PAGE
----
Butler, M. Knight, P. (2020) Handbook of conspiracy theories, Routledge, New York.

Forberg, P. (2022) From the fringe to the fore: an algorithmic ethnography of the far right conspiracy theory group QAnon, Journal of Contemporary Ethnography, 51 (3), 291-317.

Harambam, J. Aupers, S. (2015) Contesting epistemic authority: Conspiracy theories on the boundaries of science, Public Understanding of Science, 24(4) 466–480.

Rakopoulos, T.  (2022) Of Fascists and Dreamers. Conspiracy Theory and Anthropology, Social Anthropology/Anthropologie Sociale, 30 (1), 45–62.

Schwaiger, L. Schneider, J. Rauchfleish, A. Eisenegger, M. (2022) Mindsets of conspiracy: A typology of affinities towards conspiracy myths in digital environments, Convergence: The International Journal of Research into New Media Technologies, O, 1-23.

Venturini, T. (2022) Online Conspiracy Theories, Digital platforms and secondary orality: towards a sociology of online monsters, Theory, Culture and Society, 1-20.

Short bios
Massimiliano Guareschi teaches Aestethics at Nuova accademia di belle arti (Naba) of Milano. His main works are Gilles Deleuze popfilosofo; I volti di Marte. Raymond Aron sociologo e teorico della guerra; and, with Federico Rahola, Chi decide? Critica della ragione eccezionalista and Forme della città. Sociologia dell’urbanizzazione. He edited the Italian translation of works of Michel Foucault, Gilles Deleuze, Félix Guattari, Pierre Bourdieu and Georg Simmel and regularly collaborates with the newspapers “il manifesto “ and “Il foglio”. massimiliano.guareschi@unimib.it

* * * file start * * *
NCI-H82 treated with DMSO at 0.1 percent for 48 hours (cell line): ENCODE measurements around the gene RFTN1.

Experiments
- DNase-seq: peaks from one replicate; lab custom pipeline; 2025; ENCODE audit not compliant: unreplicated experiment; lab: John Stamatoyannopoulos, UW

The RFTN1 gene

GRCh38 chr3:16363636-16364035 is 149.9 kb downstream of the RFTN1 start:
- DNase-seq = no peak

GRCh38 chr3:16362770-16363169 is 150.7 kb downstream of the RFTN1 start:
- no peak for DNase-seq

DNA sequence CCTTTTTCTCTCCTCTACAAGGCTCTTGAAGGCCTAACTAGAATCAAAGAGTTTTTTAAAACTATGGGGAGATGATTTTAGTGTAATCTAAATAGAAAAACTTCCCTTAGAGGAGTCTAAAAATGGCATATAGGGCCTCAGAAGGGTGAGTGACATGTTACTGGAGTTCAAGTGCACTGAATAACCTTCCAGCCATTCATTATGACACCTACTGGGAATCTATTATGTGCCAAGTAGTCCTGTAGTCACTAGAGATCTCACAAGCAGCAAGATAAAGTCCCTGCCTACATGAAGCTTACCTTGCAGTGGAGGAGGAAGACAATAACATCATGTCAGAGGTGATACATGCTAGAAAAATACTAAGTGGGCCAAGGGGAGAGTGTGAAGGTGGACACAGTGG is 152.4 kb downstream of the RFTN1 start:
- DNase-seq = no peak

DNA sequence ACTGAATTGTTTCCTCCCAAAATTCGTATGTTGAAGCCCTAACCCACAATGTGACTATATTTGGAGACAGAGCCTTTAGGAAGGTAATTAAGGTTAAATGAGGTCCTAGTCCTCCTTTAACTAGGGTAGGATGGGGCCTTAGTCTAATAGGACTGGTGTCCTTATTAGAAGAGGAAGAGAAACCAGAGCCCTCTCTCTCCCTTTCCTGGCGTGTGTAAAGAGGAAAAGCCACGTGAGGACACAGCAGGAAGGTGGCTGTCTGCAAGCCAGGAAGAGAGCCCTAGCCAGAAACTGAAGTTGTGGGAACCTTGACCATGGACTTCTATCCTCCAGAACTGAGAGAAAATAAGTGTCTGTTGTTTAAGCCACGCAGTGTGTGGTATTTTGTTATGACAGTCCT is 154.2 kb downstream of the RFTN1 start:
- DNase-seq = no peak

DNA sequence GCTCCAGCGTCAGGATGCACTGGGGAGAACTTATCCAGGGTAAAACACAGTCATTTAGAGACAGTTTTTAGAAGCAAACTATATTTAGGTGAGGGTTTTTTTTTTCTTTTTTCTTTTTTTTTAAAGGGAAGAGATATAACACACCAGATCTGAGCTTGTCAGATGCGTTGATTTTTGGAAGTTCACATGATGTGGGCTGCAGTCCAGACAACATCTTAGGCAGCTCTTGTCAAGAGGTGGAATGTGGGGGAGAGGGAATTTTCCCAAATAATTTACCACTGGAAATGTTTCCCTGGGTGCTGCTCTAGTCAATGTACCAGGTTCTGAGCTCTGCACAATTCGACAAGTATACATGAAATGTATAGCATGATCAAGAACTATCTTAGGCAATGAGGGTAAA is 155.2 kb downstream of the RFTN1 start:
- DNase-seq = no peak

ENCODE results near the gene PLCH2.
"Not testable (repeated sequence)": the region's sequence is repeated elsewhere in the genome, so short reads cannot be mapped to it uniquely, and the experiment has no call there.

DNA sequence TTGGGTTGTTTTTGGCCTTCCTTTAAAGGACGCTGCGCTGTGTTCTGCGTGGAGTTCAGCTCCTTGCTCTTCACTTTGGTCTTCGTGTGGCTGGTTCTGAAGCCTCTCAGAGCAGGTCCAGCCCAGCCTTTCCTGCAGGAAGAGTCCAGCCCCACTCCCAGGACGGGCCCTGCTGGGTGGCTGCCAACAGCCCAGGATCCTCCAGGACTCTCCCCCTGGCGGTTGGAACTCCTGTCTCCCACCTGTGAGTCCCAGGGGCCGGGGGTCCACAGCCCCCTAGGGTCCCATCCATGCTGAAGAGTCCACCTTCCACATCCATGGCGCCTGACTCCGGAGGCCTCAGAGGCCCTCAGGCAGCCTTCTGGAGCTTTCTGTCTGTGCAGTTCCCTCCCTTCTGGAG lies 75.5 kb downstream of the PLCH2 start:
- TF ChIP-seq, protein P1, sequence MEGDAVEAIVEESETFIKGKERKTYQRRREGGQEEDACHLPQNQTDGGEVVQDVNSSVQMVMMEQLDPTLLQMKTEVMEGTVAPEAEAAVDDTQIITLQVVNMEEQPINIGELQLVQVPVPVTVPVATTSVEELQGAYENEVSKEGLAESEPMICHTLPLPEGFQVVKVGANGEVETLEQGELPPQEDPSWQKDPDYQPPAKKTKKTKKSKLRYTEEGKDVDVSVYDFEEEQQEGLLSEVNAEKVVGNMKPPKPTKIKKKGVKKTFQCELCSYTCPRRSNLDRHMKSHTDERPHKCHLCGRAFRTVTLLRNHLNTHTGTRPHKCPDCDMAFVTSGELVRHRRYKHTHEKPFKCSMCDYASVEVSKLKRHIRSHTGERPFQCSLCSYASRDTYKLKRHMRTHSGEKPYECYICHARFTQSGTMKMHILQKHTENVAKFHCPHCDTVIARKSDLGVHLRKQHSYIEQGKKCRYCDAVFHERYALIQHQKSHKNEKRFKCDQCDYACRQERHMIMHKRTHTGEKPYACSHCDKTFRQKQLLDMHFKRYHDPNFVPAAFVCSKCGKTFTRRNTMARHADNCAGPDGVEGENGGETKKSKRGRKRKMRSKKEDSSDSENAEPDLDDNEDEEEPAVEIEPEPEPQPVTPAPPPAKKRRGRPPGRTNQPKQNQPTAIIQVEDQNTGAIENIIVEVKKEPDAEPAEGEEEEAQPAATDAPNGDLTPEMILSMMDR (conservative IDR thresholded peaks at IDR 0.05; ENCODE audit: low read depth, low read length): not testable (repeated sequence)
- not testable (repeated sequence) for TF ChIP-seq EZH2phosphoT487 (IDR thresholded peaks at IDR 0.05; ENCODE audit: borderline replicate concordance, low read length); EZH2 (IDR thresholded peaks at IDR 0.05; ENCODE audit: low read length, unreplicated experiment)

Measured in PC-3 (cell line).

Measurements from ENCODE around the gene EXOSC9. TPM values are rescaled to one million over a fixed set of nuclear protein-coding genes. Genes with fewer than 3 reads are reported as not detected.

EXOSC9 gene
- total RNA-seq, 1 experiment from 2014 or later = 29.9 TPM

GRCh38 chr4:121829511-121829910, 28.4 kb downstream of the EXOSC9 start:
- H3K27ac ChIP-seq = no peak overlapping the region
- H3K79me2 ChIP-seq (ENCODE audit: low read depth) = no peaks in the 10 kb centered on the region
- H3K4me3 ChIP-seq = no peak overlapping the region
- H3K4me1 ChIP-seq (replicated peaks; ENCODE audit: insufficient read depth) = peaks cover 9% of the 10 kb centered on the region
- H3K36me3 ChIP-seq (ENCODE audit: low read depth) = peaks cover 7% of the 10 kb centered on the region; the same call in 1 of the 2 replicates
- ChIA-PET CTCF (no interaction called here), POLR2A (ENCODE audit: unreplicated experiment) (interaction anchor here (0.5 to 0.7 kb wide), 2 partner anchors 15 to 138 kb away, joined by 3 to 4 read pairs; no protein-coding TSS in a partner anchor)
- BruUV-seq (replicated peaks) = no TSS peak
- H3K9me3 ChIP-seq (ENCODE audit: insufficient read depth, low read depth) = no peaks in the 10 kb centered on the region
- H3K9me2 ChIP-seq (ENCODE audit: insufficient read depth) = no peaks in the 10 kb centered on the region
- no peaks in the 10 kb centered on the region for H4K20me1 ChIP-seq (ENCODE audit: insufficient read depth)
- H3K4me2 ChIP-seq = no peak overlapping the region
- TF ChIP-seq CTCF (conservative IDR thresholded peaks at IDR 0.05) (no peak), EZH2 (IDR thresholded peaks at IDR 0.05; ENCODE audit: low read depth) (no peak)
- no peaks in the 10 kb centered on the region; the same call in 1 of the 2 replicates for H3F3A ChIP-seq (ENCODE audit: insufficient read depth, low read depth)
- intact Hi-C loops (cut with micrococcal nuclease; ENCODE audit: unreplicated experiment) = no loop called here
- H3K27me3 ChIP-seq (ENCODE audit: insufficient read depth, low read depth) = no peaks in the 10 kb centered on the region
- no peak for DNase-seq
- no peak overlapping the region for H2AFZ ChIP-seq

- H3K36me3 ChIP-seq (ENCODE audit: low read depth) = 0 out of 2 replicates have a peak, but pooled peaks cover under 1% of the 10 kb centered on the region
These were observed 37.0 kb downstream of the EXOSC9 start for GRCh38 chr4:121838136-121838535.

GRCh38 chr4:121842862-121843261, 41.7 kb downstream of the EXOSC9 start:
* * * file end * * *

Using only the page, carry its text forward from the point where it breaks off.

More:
Oscar Ricci teaches Digital media research at University of Milano- Bicocca. He has been visiting Scholar at the New York University, Department of Sociology. His main interests are sociology of media, technology and digital culture. He has authored papers in these areas for Public Understanding of Science, Encyclopedia of Consumer Culture, Worldwide Hospitality and Tourism Themes and Frontiers in Sociology. oscar.ricci@unimib.it